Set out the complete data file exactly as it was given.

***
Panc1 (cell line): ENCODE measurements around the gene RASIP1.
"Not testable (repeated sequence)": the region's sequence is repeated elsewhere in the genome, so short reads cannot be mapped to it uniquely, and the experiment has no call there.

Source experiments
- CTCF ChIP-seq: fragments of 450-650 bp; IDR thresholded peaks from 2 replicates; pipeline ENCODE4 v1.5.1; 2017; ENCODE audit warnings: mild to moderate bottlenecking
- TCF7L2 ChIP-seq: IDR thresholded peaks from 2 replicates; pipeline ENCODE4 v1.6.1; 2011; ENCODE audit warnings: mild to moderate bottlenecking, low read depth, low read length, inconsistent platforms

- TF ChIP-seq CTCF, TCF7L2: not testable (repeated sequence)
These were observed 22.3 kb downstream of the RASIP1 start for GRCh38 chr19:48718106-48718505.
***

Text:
Panc1 (cell line): ENCODE measurements around the gene RASIP1.
"Not testable (repeated sequence)": the region's sequence is repeated elsewhere in the genome, so short reads cannot be mapped to it uniquely, and the experiment has no call there.

Source experiments
- CTCF ChIP-seq: fragments of 450-650 bp; IDR thresholded peaks from 2 replicates; pipeline ENCODE4 v1.5.1; 2017; ENCODE audit warnings: mild to moderate bottlenecking
- TCF7L2 ChIP-seq: IDR thresholded peaks from 2 replicates; pipeline ENCODE4 v1.6.1; 2011; ENCODE audit warnings: mild to moderate bottlenecking, low read depth, low read length, inconsistent platforms

- TF ChIP-seq CTCF, TCF7L2: not testable (repeated sequence)
These were observed 22.3 kb downstream of the RASIP1 start for GRCh38 chr19:48718106-48718505.